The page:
No, they didn’t start following summer route, when comparing John Snorri Tracker (after ignoring the aberrations/ errors) it make a clear path that follows much more to the left (towards Cassen Route) than trackers from summer expeditions so they know where to go. The problem is that if there was not constant fixed rope from C3 they easily lost it in darkness. It is possible that they just turn to right, towards the summer route much earlier so this is why they came across the crevasse just after C4 but they pass the first crevasse before C4 without problem, you… Read more »

Samson Simon Sharaf
1 month ago
Reply to  Paul

I confirmed from Sajid. They all knew the new winter route and were briefed in base camp about it by SST and Sona Sherpa. They followed the new route as the landscape of summer route was full of icefalls and danger. According to Sajid, even Tomaz took the same route and also briefed him about the crevasse ahead of Camp 4.

+1
MuddyBoots
MuddyBoots
1 month ago

Samson, according to Rotar’s account he met crossed paths with Sajid only when Rotar was returning to Camp 3, and Rotar says Sajid was the last person ascending that he encountered before Camp 3. So Rotar might have been briefed as Sajid says, but how would Sajid know what route Rotar actually took on his ascent? He couldn’t know firsthand, but I suppose he could have been told afterwards by Rotar’s sherpa Temba, or by someone else who (1) was on the new route and (2) saw Rotar on the new route too. So is there anyone else who is… Read more »

barbara
barbara
1 month ago

thanx for this interview. the tentsituation at c3 was at the edge of going deadly. for me it seems that the lack of awareness for the dangers and higher risks after the 2 weeks of really bad weather and particularily the short weather window framed the possibilities of what then happened. it’s spooky. – and “the” truth remains of many riddles …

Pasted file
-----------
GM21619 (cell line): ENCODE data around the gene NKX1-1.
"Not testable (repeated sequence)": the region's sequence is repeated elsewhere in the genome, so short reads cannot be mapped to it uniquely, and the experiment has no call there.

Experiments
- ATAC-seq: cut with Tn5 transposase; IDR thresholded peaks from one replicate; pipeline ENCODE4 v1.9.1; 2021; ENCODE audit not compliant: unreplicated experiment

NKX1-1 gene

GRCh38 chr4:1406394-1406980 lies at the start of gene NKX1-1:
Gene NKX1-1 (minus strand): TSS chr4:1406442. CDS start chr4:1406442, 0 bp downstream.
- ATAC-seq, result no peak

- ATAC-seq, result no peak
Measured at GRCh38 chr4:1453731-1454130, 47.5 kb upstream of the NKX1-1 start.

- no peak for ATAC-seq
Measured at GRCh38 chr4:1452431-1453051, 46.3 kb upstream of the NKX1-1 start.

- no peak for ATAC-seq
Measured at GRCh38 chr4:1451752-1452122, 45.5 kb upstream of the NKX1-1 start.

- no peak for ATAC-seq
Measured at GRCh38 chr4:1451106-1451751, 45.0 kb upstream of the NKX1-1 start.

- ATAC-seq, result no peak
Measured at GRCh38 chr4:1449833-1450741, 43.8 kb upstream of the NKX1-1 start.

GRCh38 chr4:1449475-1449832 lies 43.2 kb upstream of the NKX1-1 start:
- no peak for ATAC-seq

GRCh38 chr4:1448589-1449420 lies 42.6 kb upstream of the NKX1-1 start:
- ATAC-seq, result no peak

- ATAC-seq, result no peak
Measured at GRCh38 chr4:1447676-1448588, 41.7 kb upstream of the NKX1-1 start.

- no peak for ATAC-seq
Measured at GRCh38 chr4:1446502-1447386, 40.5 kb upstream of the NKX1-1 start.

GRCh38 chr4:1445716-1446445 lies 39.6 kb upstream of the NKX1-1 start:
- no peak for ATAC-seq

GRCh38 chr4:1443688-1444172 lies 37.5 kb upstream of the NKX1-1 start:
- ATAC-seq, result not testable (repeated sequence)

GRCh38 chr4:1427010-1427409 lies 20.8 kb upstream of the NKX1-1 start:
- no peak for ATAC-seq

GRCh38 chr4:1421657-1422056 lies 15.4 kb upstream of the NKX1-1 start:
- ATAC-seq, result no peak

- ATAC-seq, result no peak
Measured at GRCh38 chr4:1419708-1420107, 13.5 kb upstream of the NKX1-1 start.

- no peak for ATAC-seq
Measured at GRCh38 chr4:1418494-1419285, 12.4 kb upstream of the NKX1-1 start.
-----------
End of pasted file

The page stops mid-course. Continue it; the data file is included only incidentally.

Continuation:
+3
Yuriy
Yuriy
1 month ago

Nasty Sherpas didn’t put the ladder for others to cross… Well at least Rotar was smart enough not to try if he wasn’t sure of his abilities.
Sajid is very young and it’s a lot of pressure on him now, so I wouldn’t be surprised if he wanted to paint a picture that made us inclined to believe that his father and Snorri might have summited saying they had crossed the crevasse and were on the way to bottleneck so their demise was not in vain. Unfortunately it won’t bring them back whether we know the truth or not.

+6
Max Madera
Max Madera
1 month ago
Reply to  Yuriy

Do you think they were carrying a ladder? If so, do you think they would take it back after the summit?

+2
Yuriy
Yuriy
1 month ago
Reply to  Max Madera

I was just sarcastic- – Rotar was looking for a ladder at the crevasse, that what he said. Nobody would drag a ladder up there.

+7
Uttam
Uttam
1 month ago
Reply to  Yuriy

Yuriy you make a good point about why Sajid would say that Ali, Snorri, and JP Mohr might have summitted K2 summit and met with fatal mishaps on their way down. But, of course, there is no proof.  One point, nobody has discussed is whether there was any sort of race/competition between Snorri’s team and JP Mohr (who was climbing solo) as to who would get to the summit first as they set out from Camp 3, with this building up above the Bottleneck, as they neared the summit?  If this dynamic was at play, then I wonder if it… Read more »

aniqah zeeshan
aniqah zeeshan
1 month ago
Reply to  Uttam

Loved reading your point of view..makes a lot of sense. I doubt we’ll ever know what really happened up there but with the summit frenzy you’re absolutely right that there was much competition, anxiety and secrecy!